By Phil Gibbs on November 12, 2015
Thanks to Carvana, Nashville has a new car vending machine. Carvana, founded in 2013, is disrupting the car buying experience. Traditionally, buying a used car involves visiting multiple car lots, haggling with sales people over price and struggling to understand financing–it could be described as complex, inconvenient, time consuming and probably expensive.
With the Carvana model, you shop online, take a high definition, 360 degree virtual tour of cars, select and finance the car of your choice, and either have it delivered to your home or pick it up from a car vending machine, with a seven-day test drive.
And according to Carvana, you save money. In as sense, it is an efficiency innovation as described by Christensen. The traditional business model requires a large inventory, sitting on expensive real estate that is staffed by a team of sales people, resulting in a lot of fixed cost.
While technology is important in the Carvana model, it is not breakthrough disruptive technology, but business model innovation that drives the cost savings. The customer experiences simplicity, convenience and cost savings.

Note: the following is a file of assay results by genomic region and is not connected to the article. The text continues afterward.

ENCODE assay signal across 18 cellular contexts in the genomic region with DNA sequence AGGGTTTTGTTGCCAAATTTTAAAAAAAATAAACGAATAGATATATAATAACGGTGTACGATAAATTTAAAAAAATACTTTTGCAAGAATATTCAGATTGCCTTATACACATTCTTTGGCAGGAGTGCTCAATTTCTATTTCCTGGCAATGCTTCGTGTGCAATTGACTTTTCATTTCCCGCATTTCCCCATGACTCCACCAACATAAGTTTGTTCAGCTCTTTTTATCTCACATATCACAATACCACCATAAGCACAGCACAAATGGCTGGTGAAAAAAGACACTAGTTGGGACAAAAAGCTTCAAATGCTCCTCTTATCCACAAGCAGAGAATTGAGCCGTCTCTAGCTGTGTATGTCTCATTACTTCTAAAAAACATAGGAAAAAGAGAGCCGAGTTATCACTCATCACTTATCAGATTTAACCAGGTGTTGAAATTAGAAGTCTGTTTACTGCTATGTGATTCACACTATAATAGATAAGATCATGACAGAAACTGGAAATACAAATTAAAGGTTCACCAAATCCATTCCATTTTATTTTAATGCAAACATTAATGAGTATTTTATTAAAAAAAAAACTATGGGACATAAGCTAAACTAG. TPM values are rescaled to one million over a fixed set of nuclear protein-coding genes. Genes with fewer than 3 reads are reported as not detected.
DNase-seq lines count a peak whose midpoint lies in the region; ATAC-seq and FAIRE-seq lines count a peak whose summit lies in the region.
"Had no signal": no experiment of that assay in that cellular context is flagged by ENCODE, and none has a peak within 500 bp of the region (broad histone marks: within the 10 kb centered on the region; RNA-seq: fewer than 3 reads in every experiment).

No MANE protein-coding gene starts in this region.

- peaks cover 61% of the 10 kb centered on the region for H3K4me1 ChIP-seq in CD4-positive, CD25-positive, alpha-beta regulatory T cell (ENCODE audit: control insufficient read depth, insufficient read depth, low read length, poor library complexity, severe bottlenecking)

This new model is likely to attract enough customers to significantly impact more traditional used car dealers. Certainly Nashville’s new car vending machine has captured a lot of attention.
But, is Carvana already a dated model? Will it be disrupted before the new vending machine is even completed? This is the difficult question that even the most innovative companies have to ask.
Local Motors, a Phoenix-based company, manufactures cars using crowdsourced designs and 3D printing technology in micro factories, with a factory under construction in Knoxville, Tennessee. The company recently announced that they will start pre-selling cars next spring with delivery expected in 2017.
So could Local Motors potentially disrupt Carvana? Local Motors is rethinking the whole car ownership experience. Rather than trading in your car as has been the practice, with Local Motors you can recycle your car.
You simply take the car to your local micro factory, get an upgrade or have the car melted down and 3D print a new car. Sounds like it has the potential to disrupt the whole used car market.
So just how fast is everything moving? It hasn’t been long since mega used car dealers like CarMax came along and disrupted small, mom and pop car lots. Then Caravana came on the scene with a new model that put traditional used car lots and mega dealers at risk. Now on the horizon is a whole new model that may make even the concept of “used car” antiquated.
It appears that the pace of innovation is accelerating at an unbelievable rate. If it is happening with used cars, you can believe it is happening in almost every sector. It just may not have a fancy car vending machine to grab our attention!
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